Nortel Networks’ controversial $57 million pension deal with former employees could be in jeopardy.
That’s because major Nortel creditors in the United States say they need the money, especially if Canada changes its insolvency laws. The creditors include Bank of New York Mellon, which it says is owed about $4 billion; Flextronics, the company that manufacturers most of Nortel’s equipment; and the Pension Benefit Guarantee Corp., which represents about 30,000 Nortel pensioners in the United States.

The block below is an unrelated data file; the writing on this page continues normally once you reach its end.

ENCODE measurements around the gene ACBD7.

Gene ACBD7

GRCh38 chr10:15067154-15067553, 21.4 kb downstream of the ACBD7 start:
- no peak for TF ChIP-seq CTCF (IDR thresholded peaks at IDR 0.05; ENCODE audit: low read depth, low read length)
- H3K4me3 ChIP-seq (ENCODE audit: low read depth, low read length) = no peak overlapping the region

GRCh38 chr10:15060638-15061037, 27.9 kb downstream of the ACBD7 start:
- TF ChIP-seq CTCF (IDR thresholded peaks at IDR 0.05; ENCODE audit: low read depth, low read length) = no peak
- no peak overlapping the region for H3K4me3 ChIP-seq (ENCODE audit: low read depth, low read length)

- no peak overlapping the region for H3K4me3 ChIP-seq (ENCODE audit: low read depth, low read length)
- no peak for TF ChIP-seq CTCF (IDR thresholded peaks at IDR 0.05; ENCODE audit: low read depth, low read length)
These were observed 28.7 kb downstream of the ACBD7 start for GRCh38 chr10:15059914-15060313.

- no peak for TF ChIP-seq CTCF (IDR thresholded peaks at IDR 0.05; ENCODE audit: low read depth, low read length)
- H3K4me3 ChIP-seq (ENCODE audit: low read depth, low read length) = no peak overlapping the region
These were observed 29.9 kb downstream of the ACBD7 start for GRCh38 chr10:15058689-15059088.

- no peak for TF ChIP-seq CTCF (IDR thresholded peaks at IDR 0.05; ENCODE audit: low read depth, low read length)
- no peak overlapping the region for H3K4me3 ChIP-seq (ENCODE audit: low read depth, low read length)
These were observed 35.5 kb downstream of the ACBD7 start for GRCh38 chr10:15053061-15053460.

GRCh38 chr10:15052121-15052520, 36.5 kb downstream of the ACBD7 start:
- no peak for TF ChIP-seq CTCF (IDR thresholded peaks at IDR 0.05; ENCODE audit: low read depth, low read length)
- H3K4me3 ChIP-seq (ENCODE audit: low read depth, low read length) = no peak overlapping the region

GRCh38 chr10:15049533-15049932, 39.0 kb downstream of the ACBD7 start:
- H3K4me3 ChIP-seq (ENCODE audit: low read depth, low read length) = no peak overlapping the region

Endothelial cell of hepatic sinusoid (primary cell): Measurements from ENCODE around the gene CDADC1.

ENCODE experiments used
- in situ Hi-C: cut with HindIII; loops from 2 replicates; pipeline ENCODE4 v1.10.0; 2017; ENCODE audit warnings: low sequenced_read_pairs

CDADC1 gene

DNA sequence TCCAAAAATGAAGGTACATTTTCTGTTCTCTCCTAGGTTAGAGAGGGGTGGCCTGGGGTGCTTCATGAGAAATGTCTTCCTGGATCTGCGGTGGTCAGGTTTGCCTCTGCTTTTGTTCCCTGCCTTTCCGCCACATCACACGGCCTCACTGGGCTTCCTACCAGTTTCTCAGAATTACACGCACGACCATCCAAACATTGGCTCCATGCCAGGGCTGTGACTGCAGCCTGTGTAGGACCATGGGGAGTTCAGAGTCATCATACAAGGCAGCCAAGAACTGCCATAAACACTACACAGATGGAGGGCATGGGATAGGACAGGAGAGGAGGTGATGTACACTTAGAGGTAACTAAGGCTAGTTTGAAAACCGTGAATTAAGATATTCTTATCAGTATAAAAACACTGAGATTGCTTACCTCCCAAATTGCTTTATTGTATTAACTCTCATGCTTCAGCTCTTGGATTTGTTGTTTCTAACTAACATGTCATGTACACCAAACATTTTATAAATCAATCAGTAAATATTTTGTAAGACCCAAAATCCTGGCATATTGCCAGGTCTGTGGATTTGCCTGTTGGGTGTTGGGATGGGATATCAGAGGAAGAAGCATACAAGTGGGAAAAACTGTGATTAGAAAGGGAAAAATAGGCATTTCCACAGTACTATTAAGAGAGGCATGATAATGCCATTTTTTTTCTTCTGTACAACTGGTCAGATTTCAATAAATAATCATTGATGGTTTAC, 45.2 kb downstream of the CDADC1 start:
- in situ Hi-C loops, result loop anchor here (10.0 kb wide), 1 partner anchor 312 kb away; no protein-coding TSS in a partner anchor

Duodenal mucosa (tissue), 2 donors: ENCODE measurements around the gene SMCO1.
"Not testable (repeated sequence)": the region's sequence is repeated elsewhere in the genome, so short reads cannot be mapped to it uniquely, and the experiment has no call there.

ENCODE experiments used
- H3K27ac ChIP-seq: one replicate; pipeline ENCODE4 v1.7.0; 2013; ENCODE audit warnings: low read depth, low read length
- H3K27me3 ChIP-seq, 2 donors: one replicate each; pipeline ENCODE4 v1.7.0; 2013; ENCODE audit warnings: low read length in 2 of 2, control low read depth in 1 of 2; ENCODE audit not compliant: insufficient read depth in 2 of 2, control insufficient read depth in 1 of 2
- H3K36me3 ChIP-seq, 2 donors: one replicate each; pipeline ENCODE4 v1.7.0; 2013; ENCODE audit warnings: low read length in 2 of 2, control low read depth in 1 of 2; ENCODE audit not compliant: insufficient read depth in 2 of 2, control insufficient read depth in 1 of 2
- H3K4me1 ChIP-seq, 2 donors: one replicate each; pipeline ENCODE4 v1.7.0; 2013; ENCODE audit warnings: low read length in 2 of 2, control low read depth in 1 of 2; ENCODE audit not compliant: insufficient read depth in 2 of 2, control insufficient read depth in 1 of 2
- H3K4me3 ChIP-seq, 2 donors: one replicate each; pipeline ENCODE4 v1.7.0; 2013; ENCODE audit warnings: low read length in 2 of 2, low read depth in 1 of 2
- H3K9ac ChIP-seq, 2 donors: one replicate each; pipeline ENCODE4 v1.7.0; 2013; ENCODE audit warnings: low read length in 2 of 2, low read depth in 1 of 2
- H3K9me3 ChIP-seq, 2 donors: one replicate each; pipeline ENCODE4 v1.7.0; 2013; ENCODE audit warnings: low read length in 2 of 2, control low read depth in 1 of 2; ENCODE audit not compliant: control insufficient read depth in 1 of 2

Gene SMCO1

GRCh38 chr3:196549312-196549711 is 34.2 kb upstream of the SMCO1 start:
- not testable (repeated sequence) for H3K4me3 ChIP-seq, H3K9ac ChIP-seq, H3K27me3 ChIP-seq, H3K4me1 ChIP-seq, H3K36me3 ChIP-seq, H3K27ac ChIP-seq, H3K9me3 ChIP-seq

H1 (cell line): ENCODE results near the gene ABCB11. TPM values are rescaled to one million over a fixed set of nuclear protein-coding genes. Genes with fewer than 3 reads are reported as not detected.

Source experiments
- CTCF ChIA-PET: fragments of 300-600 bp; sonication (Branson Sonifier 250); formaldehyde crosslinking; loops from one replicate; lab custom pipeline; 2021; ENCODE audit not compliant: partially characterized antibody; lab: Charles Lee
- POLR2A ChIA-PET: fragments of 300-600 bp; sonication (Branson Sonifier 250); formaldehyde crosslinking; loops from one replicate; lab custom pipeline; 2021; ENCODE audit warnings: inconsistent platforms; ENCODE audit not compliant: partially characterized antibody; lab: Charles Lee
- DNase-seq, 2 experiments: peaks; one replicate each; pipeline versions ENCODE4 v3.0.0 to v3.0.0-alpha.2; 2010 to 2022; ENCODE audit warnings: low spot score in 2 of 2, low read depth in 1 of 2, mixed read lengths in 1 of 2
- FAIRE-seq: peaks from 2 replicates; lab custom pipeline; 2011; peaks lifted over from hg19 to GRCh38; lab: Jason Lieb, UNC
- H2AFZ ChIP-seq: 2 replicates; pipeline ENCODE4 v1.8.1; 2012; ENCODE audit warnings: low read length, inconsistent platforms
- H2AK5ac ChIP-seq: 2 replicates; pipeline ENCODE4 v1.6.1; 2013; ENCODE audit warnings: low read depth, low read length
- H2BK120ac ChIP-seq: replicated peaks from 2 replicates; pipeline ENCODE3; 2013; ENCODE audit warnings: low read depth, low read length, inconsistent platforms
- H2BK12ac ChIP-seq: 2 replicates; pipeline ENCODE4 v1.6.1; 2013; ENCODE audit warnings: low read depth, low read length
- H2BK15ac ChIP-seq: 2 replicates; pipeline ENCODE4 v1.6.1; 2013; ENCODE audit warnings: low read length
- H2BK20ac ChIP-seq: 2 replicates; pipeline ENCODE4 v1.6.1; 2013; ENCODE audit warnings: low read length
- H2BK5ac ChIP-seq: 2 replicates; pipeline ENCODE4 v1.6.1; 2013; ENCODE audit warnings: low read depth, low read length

The fear is that if Nortel pensioners in line for the $57 million force Canada’s feds to change insolvency laws, the money that would have gone to the creditors would instead go to the former employees. And right now, Nortel’s assets – and the money reaped from sales of those assets – only promises to cover between 50 and 70 percent of claims.
The pension case is scheduled for a March 3 hearing in Ontario Superior Court. As the deal stands, the $57 million would cover pension, health care and long-term disability benefits through the end of the year. The money also would pay about 1,200 workers fired without severance in the past year $3,000 each.